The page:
Sunday, January 17, 2010
Commoning: How Things Hold Together And How The Way In Which We're Currently Going About Things As A Society Is Not How Things Hold Together
—a practical discussion about common interest, the economy, and the social production of artwork, with Rob Halpern, Thom Donovan and Robert Kocik
January 24th 2010 - 2pm to 5pm
Lower Manhattan Cultural Council
125 Maiden Lane, 9th Floor
New York, NY 10038
(bring a photo ID)
RSVP required - space very limited: call 718 450 1356 or email:email@example.com
Rob Halpern will talk on “The Promise of Use-Value: Art at the Limits of Social Practice," or "Recovering Use from Exchange: New Enclosures / New Commons,” with special reference to the work of artist Amy Balkin (This is the Public Domain and Public Smog).
Rob Halpern is the author of several books of poetry, including Rumored Place (Krupskaya 2004) and Disaster Suites (Palm Press 2009). With Taylor Brady he also co-authored the book length poem Snow Sensitive Skin (Atticus / Finch 2007). Currently, he’s co-editing the poems of the late Frances Jaffer together with Kathleen Fraser, and translating the early essays of Georges Perec, the second of which, “Commitment or the Crisis of Language,” recently appeared in the Review of Contemporary Fiction together with an essay of his own on Perec. An active participant in the Nonsite Collective, Rob lives and works in San Francisco.
Thom Donovan will bring up art and poetry in relation to resistance to expropriation and the building and promotion of commoning. He will offer practical proposals about how commons can be upkept, promoted, and created. Some matters to be discussed: the use of art contexts for sociopolitical strategy, teaching towards a commons, commons and personal conduct, and commons and affect. Some artists and poets to be discussed: Fred Moten, Cory Arcangel, Anna Halprin, Nonsite Collective, "Maintenance Art”.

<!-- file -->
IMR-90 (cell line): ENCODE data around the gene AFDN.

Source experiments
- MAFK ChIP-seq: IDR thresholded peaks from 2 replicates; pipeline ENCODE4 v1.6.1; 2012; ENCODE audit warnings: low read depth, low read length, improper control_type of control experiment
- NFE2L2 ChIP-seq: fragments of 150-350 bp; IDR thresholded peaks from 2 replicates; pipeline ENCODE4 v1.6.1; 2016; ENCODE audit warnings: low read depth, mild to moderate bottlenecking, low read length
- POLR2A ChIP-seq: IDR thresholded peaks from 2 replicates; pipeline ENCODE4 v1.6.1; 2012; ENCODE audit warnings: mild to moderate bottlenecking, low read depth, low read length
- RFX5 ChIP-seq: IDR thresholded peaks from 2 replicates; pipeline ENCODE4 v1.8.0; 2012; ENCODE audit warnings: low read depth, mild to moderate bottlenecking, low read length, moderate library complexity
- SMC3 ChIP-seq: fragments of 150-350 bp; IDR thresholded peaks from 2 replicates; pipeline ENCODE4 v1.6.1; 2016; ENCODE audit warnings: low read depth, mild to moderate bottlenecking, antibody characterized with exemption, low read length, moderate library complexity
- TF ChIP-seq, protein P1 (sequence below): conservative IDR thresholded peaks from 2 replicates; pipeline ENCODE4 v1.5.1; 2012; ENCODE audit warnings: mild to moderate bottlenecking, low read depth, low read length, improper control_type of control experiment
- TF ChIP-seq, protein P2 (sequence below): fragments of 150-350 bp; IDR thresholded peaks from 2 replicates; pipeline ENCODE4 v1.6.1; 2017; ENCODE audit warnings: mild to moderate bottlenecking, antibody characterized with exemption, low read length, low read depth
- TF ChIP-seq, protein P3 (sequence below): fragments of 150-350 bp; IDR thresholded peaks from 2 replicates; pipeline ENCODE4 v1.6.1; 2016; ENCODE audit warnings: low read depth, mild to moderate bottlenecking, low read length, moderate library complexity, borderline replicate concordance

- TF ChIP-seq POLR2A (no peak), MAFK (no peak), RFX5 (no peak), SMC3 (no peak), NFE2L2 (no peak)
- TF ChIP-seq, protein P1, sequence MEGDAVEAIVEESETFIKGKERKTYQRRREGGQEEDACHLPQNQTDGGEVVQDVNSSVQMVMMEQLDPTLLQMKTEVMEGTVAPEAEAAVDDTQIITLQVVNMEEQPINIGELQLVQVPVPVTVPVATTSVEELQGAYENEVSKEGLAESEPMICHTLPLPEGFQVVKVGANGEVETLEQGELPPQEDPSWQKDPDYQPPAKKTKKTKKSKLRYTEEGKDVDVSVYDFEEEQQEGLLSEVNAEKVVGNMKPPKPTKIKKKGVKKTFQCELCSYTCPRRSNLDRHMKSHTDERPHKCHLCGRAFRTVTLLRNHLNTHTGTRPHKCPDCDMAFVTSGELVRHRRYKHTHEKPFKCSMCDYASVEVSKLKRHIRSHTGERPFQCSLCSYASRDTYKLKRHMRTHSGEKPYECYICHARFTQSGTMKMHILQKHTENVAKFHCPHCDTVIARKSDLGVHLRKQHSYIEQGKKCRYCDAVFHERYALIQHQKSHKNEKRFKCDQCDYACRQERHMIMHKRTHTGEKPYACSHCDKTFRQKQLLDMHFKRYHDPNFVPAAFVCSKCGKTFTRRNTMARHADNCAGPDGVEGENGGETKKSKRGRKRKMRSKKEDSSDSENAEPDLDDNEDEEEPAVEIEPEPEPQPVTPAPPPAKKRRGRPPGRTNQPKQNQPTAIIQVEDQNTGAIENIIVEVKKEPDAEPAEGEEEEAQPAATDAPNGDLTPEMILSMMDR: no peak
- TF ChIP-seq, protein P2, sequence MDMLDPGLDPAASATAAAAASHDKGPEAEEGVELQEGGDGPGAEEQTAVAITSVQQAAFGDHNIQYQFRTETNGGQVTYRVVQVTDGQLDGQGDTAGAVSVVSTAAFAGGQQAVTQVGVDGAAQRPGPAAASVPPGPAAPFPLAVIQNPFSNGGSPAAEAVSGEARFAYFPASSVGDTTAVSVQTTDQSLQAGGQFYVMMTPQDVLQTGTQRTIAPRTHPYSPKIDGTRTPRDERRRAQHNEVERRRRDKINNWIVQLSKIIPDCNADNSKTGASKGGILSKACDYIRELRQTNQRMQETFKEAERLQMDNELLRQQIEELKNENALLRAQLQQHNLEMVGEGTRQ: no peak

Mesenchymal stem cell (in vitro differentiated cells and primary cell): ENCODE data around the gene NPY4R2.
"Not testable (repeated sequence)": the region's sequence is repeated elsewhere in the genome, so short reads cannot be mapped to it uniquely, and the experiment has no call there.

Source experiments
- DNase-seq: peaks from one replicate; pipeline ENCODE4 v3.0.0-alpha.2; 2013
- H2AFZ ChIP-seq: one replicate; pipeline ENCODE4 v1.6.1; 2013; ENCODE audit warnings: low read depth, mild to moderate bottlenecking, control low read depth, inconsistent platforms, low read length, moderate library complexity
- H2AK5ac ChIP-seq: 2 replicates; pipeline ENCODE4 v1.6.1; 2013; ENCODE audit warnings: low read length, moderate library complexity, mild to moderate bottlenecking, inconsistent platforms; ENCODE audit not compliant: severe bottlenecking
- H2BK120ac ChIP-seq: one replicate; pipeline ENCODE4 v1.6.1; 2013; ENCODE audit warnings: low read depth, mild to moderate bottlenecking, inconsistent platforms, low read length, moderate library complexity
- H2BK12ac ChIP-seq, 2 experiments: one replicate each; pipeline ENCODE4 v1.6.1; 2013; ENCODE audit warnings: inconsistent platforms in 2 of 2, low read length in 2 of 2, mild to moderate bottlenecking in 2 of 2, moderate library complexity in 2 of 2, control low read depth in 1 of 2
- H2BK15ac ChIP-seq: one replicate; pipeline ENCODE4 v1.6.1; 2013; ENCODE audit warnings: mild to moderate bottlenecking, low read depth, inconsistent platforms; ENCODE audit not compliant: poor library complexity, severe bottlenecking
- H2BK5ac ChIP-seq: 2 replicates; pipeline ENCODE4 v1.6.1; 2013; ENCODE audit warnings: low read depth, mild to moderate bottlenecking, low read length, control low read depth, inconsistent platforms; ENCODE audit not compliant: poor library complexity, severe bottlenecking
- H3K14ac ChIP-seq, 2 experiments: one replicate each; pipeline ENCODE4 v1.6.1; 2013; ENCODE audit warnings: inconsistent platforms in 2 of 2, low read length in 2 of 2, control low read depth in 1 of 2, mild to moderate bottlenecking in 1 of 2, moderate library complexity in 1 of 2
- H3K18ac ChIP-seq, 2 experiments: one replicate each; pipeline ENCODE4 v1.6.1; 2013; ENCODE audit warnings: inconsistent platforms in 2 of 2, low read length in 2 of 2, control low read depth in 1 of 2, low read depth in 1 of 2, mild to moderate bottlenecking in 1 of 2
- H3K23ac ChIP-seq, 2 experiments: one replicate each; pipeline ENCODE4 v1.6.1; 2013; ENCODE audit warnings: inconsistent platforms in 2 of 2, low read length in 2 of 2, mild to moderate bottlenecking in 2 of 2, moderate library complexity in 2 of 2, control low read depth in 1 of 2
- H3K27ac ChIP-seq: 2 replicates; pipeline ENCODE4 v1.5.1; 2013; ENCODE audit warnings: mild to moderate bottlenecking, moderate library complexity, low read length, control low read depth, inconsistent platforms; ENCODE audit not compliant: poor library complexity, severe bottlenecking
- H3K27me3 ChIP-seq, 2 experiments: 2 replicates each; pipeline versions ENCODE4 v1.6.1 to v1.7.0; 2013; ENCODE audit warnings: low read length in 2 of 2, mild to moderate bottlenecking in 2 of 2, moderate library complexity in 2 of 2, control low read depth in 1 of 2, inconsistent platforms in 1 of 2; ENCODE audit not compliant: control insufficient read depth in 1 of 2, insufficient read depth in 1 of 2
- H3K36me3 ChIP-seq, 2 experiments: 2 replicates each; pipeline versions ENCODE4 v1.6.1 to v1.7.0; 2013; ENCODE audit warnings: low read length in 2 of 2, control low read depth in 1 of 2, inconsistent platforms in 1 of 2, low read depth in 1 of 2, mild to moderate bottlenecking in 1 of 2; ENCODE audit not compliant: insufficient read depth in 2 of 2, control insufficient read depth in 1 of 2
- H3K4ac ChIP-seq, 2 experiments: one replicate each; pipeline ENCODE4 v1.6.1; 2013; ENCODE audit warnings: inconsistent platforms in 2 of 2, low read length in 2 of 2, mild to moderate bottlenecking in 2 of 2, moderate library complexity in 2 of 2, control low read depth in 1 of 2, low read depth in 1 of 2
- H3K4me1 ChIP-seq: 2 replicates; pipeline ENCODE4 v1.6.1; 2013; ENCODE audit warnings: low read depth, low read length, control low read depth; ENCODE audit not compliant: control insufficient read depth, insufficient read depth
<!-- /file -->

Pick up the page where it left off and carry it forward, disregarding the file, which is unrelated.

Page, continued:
Robert Kocik will describe the economy as an enclosed commons. (An enclosure is a system in which we are not living as equitably, as committed to common good, as would allow our greater happiness). He will present a brief history of the commons, and introduce an impartial (neither capitalist nor socialist) economic commons based on reciprocal ‘due’ and re-portioning of our collective wealth.
Robert Kocik is a poet, essayist, architect and social planner living in Booklyn. Works currently underway include: The Prosodic Body (a new field of research based on prosody), The Phoneme Choir, The Prosody Building (if realized, this would be the only building in the United States designed and built exclusively for poets and poetry), and the planning of a public exhibition covering the history of the Commons.
This will be an open discussion of indeterminate length with the speakers speaking alternately and together with plenty of space for participation by all. Food and drink will be on hand. This event opens the 6—month Lower Manhattan Cultural Council residency granted to Daria Fain and Robert Kock for the purpose of further developing their work on The Commons and the Prosody Building. The Prosodic Body is an area of research begun by choreographer, Daria Fain and architect/poet, Robert Kocik. This research explores language as a vibratory medium that interrelates art, health, and social change. www.prosodicbody.org
This event is possible through SWING SPACE, a space grant program of the Lower Manhattan Cultural Council